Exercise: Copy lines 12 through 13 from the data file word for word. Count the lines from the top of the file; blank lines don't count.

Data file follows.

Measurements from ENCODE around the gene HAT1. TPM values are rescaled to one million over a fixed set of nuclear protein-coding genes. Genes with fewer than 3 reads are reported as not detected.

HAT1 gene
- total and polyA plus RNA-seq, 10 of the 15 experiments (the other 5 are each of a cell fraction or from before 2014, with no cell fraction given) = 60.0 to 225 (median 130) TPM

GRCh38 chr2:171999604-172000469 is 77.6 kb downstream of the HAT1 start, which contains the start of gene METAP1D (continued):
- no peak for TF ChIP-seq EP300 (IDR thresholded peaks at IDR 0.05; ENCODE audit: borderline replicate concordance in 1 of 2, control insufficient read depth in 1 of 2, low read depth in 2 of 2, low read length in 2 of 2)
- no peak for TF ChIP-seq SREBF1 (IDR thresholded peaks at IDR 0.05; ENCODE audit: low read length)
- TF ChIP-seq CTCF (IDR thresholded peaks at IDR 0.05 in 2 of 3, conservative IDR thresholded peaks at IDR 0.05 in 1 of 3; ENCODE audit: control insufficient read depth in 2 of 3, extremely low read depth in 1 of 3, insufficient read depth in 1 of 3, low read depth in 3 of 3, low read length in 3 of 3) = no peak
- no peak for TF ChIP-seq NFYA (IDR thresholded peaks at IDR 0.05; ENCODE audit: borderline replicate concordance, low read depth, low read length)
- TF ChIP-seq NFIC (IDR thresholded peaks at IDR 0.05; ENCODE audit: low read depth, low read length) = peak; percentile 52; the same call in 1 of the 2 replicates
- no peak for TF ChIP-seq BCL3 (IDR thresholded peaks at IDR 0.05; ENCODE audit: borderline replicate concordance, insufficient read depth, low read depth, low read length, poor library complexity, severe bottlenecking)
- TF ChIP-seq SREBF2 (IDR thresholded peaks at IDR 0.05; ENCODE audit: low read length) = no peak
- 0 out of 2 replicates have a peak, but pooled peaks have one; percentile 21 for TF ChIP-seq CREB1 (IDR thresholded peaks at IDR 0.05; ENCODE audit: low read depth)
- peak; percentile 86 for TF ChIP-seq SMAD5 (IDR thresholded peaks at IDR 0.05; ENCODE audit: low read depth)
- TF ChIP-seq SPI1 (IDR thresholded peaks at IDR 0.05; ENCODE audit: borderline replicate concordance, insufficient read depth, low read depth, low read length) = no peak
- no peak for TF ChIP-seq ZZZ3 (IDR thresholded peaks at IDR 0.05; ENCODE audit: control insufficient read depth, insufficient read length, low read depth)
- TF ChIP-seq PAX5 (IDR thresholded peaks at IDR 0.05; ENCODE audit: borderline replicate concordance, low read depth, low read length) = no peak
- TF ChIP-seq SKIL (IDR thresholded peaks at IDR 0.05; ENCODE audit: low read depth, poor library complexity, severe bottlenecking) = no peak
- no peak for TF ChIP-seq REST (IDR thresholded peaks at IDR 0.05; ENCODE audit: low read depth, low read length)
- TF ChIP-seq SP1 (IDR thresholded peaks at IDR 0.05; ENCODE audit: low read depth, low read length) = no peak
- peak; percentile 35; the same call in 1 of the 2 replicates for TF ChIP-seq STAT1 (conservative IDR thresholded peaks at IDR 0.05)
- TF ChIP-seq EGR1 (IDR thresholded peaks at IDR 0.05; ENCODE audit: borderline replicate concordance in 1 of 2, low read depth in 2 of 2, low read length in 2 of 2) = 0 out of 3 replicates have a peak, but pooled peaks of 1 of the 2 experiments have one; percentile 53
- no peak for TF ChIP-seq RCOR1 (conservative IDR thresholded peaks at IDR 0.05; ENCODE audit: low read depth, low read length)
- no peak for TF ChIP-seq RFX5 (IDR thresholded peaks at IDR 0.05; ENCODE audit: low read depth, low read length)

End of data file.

- 0 out of 2 replicates have a peak, but pooled peaks have one; percentile 21 for TF ChIP-seq CREB1 (IDR thresholded peaks at IDR 0.05; ENCODE audit: low read depth)
- peak; percentile 86 for TF ChIP-seq SMAD5 (IDR thresholded peaks at IDR 0.05; ENCODE audit: low read depth)